6) Lines. Could be better to just make new tones or anti-alias. The lines actually stand out a bit.
7) Some texture. Makes it look spikey.
8) A more diamond shaped dithering, you can see the +’s in the middle.
9) Triangles, since circles aren’t the only thing you can use.
10) This is a bit more random, though I still control it so I just make it feel random.
11) One of those “for fun” ones, I just patterned it up with 4’s. Why? Just cuz. You can go crazy with patterns and stuff if you’d like.
12) This one says “Jaoooo” instead.
13) Random dots, this is more of a texture. You could use this for something like a floor or some old wall.
I’m sleepy, that’s it for now.
Wed 31 Mar 2010
Wed 31 Mar 2010
This list is from a list of sprite tutorials given to me. I looked through it and am posting a few here:
Creating a sprite from a drawing by Wayfarer
Marks Pixel art tutorials. I actually have this up on the sidebar, but I linked to the shading tutorial and there are more present here.
drububus pixel art tutorials. Greyscale, focused more on isometric, but still worth checking out!
Pixelation discussion on color theory.
Sprite Animation by Manning Krull, covering 2 frames, 4 frames and 8 frames.
Bikini girl sprite for no other reason than that it is a bikini girl sprite.
Pyramid statue video is actually 4 parts, check it out if you’d like.
Creating a sprite character from scratch
Cirno sprite by 8bit. I posted it before I believe, but it deserves another repost. Check out the other one too.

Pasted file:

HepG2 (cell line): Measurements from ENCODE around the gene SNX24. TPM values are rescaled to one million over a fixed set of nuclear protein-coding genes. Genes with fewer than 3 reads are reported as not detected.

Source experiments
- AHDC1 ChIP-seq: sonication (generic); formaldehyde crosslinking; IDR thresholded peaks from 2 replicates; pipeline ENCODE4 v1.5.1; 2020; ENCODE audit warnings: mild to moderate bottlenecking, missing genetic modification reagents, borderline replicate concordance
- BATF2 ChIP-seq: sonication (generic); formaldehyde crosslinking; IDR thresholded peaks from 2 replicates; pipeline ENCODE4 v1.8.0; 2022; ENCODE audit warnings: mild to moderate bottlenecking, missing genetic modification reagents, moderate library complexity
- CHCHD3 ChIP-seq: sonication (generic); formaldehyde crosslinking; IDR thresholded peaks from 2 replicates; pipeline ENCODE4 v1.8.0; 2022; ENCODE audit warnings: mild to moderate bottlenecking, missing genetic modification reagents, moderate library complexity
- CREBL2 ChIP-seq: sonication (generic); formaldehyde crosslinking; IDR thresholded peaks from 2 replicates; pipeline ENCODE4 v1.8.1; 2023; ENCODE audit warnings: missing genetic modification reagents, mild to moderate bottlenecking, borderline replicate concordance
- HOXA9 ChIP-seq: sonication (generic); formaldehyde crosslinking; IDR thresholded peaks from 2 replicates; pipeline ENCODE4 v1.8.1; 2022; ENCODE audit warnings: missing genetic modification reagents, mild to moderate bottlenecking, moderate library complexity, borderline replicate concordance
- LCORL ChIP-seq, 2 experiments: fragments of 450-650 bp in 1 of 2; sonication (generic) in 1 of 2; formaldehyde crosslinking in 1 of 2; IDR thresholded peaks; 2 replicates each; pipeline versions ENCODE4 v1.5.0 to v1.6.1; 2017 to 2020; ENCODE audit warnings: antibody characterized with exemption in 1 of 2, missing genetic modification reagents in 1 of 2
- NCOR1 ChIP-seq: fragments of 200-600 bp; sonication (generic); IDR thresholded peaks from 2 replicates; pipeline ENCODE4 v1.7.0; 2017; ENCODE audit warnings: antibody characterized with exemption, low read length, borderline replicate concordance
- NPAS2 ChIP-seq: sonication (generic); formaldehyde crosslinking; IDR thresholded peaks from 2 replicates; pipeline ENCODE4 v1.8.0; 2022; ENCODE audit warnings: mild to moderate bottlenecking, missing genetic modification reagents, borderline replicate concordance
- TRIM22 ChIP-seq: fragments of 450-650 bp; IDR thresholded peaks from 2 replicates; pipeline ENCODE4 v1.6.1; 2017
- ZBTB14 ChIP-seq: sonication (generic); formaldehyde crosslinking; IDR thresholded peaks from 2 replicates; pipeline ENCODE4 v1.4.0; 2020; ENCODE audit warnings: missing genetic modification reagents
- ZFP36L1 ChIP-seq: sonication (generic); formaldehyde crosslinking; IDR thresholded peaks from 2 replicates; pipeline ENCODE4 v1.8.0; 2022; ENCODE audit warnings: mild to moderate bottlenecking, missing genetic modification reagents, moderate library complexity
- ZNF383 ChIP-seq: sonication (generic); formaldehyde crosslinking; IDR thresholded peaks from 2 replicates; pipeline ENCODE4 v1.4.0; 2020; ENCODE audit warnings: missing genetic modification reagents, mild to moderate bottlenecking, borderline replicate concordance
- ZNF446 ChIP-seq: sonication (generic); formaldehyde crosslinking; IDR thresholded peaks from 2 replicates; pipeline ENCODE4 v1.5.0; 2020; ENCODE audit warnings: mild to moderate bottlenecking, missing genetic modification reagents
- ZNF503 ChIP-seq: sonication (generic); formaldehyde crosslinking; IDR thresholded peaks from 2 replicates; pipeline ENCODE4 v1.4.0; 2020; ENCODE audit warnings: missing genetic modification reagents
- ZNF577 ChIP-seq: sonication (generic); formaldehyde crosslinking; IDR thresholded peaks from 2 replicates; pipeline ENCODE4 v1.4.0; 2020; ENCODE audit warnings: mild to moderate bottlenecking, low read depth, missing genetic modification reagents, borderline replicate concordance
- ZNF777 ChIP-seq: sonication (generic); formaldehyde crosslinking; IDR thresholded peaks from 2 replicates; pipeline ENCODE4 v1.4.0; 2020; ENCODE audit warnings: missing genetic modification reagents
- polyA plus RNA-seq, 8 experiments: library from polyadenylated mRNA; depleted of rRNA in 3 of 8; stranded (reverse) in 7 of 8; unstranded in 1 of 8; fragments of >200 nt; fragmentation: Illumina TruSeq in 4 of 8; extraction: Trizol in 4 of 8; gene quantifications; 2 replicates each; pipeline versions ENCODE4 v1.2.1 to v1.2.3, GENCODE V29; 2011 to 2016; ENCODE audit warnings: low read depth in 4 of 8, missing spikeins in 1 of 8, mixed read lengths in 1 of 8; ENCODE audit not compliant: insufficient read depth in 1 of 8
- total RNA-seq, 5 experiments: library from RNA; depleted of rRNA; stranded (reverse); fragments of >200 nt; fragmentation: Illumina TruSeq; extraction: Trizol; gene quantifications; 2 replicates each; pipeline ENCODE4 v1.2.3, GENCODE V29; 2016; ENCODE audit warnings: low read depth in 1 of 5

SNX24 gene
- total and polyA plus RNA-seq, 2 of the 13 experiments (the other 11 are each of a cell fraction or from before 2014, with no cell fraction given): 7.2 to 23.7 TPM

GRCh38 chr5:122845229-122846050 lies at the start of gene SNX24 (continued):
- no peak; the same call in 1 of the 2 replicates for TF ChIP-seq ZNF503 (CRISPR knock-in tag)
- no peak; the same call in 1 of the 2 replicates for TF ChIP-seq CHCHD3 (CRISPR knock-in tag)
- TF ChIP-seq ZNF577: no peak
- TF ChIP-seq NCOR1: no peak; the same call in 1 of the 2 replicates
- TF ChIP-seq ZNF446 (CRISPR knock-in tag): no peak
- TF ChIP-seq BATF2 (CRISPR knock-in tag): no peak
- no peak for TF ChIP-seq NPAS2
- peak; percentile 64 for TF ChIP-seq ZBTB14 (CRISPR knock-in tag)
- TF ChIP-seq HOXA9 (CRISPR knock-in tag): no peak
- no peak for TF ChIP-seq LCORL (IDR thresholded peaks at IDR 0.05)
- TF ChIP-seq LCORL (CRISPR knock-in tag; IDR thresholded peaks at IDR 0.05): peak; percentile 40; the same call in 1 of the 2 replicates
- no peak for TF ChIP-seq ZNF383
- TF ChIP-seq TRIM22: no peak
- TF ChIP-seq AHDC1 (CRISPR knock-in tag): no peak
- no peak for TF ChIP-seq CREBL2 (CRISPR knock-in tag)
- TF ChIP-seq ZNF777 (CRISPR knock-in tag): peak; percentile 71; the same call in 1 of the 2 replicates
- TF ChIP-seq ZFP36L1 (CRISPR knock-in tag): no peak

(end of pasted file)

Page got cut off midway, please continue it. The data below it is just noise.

Sprite tutorial by FrankieSmileShow.
There were others but they were resized by photobucket.
Mon 1 Mar 2010
A request by Jakerpot, I’m sorry it’s taken this long but I’ve been really busy. I’ll probably close the requests and stop working on pixel tutorials for the moment until I can get caught up on my other work.
I was going for a dark look this time, so I picked colors like dark brown, black, dark green. My main concern was making the leaf tile. Once I did that, I could go and start working on the canopy. For this, you need a center tile, surrounding tiles for the corners, and the 4 directions. It’s a good idea to map it out when working on it so you can try it out. I condensed the steps, but I had to do some adding on to since the corners didn’t connect before. Test out the tiles too, so you can see if they look too tiled or not. Sometimes you may see visible lines or tiling, so you should try to kill that.
There are a few ways to make the canopy, some games use black for the center of it and only the surrounding parts are colored, and some use a leaf tile inside too. I tried both ways.
After this, all you’d need to do is add tree trunks to go underneath it.